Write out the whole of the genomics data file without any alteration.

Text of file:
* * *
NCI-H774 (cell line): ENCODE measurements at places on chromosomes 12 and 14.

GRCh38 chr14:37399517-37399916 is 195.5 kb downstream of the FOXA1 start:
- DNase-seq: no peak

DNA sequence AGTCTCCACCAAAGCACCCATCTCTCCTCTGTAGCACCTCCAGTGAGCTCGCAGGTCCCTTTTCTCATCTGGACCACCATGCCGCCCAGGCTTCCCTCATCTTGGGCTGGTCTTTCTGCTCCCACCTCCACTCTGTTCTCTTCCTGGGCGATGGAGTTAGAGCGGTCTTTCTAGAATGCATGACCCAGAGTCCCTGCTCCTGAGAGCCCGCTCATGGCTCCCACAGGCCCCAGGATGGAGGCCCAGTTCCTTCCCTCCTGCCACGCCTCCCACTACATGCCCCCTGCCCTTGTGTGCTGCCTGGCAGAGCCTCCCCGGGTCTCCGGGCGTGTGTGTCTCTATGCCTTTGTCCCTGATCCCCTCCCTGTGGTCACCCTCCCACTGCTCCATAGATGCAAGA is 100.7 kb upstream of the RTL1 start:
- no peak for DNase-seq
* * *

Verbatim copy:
NCI-H774 (cell line): ENCODE measurements at places on chromosomes 12 and 14.

GRCh38 chr14:37399517-37399916 is 195.5 kb downstream of the FOXA1 start:
- DNase-seq: no peak

DNA sequence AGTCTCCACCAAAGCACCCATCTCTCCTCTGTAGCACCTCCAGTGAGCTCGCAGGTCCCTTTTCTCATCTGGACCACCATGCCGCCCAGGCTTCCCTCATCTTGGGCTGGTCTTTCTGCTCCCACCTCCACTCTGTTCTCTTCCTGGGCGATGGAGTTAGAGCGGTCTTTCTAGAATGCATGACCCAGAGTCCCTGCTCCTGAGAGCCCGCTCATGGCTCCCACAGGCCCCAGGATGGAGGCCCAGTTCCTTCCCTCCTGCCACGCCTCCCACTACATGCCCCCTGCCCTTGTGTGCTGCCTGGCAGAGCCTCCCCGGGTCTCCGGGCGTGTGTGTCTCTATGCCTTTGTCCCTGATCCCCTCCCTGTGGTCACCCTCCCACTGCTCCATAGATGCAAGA is 100.7 kb upstream of the RTL1 start:
- no peak for DNase-seq